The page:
Classification: Query
I think I'm missing the point. It looks like this might be cleared up by a good, sober look at a dictionary.

Public means accessible by all
Private means restricted access

We all have equal opportunity to create trees online and make them public or private.

If it makes you feel bad that your public tree is viewable by all members of the public, make your tree private. The complaint sounds to me like the "Mom, she's lookin' at me!" car trips my siblings and I used to have.

Re: Abused and Used: Public Trees vs. Private Trees

Posted: 1 Jun 2009 1:44PM GMT
Classification: Query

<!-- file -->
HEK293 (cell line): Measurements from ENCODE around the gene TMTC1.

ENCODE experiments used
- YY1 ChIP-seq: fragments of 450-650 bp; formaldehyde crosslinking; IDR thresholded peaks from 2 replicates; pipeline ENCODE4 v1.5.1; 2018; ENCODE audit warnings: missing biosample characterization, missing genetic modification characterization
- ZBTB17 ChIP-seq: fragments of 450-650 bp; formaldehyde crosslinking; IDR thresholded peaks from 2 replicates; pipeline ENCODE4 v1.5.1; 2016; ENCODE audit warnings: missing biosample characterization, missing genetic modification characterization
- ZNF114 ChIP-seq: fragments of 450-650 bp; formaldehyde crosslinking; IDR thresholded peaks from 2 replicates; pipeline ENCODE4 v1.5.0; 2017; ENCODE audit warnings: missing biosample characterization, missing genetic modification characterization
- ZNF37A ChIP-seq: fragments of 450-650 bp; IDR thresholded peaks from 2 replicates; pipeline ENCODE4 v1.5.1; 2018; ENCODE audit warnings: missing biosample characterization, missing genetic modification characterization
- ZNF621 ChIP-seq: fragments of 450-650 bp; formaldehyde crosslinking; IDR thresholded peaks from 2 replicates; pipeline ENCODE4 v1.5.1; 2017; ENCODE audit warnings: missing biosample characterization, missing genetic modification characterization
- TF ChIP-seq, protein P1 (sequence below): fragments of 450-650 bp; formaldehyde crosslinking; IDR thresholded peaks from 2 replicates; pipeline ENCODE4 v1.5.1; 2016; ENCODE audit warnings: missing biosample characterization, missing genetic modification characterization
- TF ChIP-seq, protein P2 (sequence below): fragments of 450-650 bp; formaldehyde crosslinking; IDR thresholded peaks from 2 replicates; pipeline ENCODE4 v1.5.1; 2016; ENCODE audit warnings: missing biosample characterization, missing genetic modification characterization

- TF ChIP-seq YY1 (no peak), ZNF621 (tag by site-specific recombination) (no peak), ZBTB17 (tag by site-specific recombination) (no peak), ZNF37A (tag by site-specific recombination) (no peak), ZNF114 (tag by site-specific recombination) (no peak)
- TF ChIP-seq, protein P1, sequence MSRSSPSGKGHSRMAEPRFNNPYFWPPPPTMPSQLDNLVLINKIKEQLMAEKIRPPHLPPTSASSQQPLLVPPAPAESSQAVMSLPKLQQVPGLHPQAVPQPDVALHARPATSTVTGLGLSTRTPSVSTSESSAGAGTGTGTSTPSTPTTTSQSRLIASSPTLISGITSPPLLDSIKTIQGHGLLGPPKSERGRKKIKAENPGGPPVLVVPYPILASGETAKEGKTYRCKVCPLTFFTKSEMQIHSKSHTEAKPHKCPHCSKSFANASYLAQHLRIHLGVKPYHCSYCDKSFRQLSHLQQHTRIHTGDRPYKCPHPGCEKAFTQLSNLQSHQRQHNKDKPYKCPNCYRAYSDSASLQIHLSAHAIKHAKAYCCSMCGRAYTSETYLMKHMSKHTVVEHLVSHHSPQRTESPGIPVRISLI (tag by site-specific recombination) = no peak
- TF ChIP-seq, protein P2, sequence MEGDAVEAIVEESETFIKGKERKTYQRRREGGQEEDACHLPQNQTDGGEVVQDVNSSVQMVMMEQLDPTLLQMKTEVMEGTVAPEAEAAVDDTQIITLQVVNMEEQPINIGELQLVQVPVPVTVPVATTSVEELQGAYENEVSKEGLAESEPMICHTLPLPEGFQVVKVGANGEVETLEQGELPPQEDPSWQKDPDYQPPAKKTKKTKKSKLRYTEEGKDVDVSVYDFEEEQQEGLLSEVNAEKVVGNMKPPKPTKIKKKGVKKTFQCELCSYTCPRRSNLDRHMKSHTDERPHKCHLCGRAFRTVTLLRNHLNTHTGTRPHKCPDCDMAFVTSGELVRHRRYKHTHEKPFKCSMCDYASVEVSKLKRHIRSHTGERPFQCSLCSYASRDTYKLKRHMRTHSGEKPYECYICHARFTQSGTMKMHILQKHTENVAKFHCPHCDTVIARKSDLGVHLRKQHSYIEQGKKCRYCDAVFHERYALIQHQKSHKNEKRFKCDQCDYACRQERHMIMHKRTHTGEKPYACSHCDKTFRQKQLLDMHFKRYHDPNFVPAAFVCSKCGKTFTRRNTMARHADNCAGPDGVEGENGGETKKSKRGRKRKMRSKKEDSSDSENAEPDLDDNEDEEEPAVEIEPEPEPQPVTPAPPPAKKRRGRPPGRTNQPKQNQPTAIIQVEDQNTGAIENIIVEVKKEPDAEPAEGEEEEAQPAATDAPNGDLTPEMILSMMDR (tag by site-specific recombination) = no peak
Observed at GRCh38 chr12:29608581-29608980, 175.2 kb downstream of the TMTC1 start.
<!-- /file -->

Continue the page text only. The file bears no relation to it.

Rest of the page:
Edited: 10 Aug 2012 8:05PM GMT
I'm sorry but "viewing documentation yourself does mean certainty - in a lot cases it only creates more confusion.

Much of early documentation was handwritten based on info supplied by humans ...and if there a lanuage difference, even more errors crept in.

For example the Church burial resistry can list a last name spelled Hagman and the gravestone in cemetery next door and see the name spelled Hagman. The death certificate has it spelled one, birth records have it the other way.

On the other hand, viewing original documents can provide additional information not included in digitized records and indexes.

Re: Abused and Used: Public Trees vs. Private Trees

Posted: 1 Jun 2009 7:17PM GMT
Classification: Query
Edited: 10 Aug 2012 8:05PM GMT
when you "lift" info from another tree, be careful to document it yourself.
I use Ancestry as a kind of "placeholder" when I am working on several trees at once. As I "prove" my tree info, I keep it documented elsewhere.